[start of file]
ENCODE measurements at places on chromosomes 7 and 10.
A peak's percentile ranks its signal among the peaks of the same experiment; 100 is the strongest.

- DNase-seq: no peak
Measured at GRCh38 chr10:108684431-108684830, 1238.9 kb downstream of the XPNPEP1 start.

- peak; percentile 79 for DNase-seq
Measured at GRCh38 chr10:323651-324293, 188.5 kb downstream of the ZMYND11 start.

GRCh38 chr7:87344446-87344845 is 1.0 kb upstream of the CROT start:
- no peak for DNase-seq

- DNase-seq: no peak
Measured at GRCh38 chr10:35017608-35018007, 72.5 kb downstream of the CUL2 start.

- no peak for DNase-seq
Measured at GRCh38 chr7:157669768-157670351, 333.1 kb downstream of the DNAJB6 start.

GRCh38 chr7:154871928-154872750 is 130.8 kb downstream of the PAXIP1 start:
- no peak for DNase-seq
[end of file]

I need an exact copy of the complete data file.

ENCODE measurements at places on chromosomes 7 and 10.
A peak's percentile ranks its signal among the peaks of the same experiment; 100 is the strongest.

- DNase-seq: no peak
Measured at GRCh38 chr10:108684431-108684830, 1238.9 kb downstream of the XPNPEP1 start.

- peak; percentile 79 for DNase-seq
Measured at GRCh38 chr10:323651-324293, 188.5 kb downstream of the ZMYND11 start.

GRCh38 chr7:87344446-87344845 is 1.0 kb upstream of the CROT start:
- no peak for DNase-seq

- DNase-seq: no peak
Measured at GRCh38 chr10:35017608-35018007, 72.5 kb downstream of the CUL2 start.

- no peak for DNase-seq
Measured at GRCh38 chr7:157669768-157670351, 333.1 kb downstream of the DNAJB6 start.

GRCh38 chr7:154871928-154872750 is 130.8 kb downstream of the PAXIP1 start:
- no peak for DNase-seq